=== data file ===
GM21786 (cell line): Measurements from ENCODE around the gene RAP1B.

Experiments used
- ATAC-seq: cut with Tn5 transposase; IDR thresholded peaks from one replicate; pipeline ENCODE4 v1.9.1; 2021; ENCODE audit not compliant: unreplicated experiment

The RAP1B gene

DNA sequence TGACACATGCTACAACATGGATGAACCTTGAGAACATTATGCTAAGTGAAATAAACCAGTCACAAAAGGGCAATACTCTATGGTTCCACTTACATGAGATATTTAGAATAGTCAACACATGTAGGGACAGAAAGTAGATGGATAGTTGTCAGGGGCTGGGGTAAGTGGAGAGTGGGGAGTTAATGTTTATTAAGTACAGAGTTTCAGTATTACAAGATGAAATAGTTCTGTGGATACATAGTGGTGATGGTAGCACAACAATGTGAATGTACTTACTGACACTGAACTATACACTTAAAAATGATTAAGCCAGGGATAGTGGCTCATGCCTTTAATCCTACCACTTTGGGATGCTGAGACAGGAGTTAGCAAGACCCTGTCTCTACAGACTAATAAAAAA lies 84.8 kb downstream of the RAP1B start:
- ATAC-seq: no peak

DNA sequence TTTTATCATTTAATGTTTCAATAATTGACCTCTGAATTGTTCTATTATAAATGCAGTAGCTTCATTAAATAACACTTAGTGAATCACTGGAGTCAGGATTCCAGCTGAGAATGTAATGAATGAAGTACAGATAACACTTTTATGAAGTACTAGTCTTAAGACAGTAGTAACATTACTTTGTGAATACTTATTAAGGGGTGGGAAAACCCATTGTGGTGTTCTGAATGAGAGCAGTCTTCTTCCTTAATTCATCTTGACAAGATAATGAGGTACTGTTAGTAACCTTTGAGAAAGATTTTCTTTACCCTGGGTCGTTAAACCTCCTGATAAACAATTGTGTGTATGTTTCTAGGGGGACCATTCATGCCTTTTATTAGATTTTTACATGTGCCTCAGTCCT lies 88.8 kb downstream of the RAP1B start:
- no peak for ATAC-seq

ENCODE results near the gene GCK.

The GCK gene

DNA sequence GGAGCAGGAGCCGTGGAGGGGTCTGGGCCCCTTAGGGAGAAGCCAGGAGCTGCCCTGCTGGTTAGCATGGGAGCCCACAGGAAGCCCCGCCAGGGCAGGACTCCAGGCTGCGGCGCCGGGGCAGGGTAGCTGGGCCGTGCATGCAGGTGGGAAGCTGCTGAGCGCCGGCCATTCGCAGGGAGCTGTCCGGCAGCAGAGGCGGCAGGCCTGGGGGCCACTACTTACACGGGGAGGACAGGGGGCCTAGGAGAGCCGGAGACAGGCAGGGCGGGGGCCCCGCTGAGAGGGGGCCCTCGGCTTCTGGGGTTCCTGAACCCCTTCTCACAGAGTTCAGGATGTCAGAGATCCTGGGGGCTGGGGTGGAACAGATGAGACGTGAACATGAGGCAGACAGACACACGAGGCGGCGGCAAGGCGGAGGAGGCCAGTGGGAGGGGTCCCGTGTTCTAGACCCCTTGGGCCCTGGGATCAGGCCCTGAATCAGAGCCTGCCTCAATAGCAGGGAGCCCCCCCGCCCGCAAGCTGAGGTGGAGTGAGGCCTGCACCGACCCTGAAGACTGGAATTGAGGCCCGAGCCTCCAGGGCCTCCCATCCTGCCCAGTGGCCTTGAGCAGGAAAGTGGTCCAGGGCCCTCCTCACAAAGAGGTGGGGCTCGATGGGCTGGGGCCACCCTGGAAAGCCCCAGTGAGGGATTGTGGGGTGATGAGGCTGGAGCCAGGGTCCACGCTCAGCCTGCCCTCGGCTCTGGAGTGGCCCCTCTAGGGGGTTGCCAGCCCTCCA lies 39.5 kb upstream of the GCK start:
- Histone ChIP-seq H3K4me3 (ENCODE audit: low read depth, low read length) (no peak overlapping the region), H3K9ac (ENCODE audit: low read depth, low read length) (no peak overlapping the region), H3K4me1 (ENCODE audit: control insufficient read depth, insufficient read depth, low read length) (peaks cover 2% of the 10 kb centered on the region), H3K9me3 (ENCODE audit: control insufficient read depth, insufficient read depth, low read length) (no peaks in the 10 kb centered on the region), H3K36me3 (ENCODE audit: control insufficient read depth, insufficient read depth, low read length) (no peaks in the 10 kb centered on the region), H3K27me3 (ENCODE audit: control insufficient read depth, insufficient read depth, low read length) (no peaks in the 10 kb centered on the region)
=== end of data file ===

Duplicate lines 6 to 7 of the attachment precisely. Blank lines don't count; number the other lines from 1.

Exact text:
- ATAC-seq: no peak

DNA sequence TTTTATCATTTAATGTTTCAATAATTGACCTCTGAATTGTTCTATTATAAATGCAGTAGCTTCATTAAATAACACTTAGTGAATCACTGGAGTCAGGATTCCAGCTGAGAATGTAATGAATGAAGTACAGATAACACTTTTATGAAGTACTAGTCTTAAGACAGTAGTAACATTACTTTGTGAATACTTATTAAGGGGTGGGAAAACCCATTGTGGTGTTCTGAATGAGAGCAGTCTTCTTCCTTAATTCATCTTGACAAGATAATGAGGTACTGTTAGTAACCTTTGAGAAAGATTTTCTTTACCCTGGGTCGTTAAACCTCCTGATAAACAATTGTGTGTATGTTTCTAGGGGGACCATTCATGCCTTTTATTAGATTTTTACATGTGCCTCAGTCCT lies 88.8 kb downstream of the RAP1B start: